How do the properties of cohesion and adhesion contribute to water going from roots to leaves against the force of gravity?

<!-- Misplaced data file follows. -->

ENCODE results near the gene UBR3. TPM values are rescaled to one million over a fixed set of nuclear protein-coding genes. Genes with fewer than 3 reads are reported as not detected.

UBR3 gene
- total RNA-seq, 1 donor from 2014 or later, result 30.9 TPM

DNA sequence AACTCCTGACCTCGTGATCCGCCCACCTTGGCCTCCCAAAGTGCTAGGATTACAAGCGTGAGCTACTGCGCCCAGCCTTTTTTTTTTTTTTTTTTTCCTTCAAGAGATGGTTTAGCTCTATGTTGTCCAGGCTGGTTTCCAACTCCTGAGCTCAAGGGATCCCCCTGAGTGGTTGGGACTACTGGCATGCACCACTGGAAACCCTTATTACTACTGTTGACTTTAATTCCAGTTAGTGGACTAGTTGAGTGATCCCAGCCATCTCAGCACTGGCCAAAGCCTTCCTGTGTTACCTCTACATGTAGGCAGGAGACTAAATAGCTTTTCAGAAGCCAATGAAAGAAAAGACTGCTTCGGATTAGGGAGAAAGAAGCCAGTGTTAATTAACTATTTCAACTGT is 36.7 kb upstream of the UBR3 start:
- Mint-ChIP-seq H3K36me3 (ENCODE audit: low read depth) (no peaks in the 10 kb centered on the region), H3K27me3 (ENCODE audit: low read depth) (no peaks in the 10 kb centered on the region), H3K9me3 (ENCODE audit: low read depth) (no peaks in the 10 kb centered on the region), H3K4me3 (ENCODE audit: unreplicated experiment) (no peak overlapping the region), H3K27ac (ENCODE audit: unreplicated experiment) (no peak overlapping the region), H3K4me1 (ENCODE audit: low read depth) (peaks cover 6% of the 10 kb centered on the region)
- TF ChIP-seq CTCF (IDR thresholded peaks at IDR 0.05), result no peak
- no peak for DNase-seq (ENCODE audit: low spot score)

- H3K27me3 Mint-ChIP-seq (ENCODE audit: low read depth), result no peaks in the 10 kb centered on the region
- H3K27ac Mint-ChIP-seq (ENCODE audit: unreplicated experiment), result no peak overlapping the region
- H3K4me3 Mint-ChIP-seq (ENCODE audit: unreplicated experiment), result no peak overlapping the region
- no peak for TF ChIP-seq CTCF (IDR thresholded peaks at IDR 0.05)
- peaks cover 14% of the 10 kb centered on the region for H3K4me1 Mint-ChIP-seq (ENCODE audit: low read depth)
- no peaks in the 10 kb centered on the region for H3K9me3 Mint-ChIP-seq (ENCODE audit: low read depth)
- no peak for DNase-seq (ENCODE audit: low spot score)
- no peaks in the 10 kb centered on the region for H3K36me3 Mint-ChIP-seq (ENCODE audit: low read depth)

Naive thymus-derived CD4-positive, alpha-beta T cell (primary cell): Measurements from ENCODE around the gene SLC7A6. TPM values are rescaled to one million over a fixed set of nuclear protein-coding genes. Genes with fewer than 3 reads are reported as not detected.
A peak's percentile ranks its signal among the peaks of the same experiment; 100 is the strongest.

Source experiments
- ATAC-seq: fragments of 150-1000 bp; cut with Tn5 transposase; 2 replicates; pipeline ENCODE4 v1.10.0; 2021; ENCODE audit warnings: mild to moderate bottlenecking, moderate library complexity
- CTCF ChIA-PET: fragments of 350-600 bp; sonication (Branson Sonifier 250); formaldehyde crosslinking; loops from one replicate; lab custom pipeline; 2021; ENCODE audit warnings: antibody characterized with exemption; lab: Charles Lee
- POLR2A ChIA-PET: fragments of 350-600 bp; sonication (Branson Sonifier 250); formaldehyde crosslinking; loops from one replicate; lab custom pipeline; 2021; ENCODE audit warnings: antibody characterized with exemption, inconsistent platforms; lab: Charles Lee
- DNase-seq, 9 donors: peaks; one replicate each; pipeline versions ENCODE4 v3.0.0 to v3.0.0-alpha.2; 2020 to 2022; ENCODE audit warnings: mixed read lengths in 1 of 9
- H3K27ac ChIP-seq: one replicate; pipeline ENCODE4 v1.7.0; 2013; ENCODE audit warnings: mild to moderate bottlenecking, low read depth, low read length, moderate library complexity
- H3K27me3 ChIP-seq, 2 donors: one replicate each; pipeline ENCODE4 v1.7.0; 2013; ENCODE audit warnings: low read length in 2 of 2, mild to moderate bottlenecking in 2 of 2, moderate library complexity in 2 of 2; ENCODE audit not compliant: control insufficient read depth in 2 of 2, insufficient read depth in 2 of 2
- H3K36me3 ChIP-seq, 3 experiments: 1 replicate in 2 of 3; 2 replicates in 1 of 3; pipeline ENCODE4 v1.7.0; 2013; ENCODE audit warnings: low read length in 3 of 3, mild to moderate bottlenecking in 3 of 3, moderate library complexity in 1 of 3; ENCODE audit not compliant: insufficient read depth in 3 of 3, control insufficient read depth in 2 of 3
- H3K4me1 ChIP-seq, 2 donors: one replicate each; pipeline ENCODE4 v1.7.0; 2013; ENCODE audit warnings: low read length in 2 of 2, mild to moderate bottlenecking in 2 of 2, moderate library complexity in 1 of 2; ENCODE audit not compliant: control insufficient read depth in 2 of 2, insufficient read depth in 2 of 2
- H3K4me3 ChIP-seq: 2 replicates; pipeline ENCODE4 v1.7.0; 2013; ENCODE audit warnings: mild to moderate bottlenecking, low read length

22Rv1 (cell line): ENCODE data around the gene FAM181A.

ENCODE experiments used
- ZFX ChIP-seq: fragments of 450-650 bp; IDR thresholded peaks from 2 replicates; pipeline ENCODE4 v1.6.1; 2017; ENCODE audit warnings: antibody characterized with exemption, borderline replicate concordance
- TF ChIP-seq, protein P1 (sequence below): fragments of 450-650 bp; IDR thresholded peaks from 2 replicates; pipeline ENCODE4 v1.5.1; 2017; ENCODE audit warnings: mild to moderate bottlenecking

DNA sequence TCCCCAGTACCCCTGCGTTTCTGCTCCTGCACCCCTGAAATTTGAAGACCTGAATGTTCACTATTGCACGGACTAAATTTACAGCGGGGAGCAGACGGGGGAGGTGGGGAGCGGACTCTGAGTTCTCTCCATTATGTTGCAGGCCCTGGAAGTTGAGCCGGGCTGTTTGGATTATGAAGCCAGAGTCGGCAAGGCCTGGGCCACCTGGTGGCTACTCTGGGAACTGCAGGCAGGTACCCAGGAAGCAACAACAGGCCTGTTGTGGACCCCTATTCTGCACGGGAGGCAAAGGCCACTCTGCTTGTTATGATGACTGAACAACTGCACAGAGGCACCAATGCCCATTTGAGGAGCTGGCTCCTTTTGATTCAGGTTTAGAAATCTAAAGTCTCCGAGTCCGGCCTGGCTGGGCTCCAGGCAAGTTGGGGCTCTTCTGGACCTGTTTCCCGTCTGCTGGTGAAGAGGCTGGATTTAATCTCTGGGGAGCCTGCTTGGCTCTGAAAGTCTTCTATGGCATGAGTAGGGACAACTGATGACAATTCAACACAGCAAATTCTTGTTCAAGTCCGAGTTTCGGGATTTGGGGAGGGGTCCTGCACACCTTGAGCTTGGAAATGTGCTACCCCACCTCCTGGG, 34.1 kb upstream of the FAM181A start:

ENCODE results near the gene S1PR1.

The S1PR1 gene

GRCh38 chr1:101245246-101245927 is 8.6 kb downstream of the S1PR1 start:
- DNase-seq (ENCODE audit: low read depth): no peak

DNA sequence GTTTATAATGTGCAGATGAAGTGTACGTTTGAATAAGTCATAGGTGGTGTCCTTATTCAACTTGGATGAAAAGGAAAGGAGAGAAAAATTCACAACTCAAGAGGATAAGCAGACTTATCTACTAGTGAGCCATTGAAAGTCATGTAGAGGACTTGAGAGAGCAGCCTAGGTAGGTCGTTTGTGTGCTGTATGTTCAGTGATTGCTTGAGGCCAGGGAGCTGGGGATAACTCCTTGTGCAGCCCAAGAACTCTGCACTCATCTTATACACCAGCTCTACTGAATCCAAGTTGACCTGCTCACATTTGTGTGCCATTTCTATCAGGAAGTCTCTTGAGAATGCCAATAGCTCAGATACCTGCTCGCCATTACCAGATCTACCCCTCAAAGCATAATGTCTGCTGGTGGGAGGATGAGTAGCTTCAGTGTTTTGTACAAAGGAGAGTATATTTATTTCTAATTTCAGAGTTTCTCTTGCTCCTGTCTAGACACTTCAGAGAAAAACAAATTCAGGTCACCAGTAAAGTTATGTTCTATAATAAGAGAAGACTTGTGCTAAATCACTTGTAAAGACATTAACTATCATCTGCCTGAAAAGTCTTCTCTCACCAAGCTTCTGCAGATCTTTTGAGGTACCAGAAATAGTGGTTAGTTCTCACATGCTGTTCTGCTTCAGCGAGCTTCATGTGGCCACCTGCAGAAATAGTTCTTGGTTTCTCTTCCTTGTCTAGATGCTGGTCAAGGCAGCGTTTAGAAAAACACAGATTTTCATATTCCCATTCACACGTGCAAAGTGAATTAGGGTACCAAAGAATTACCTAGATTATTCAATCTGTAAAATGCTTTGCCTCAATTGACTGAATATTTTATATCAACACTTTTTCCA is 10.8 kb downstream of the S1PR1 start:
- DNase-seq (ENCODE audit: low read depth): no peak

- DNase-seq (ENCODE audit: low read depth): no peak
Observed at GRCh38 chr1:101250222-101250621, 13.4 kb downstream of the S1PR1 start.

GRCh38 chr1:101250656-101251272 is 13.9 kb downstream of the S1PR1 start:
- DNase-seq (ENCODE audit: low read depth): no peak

Cohesion means that like molecules stick together due to an attraction. The formula for water is H20 and because of its configuration, it can make four hydrogen bonds to other water molecules. That is why water as it drips out of a faucet seems to stretch--the molecules are sticking together. Adhesion occurs when different particles or surfaces cling to eachother. For example if water droplets cover a high surface area on a solid surface, more adhesion will be present. When roots absorb water, capillary action takes place inside the xylem tubes, which are like tiny drinking straws. Inside thin tubes, there will be adhesion between the water molecules and the walls of the tube and there is cohesion between the water molecules causing them to stick together. They will travel up through the xylem tubes by capillary action. This can be seen when one dips the edge of a paper towel into water and the water moves up through the towel against gravity. Transpiration pull occurs as water evaporates out of the stomates in the leaf and this leaves behind space for more water molecules to be pulled upward against the force of gravity.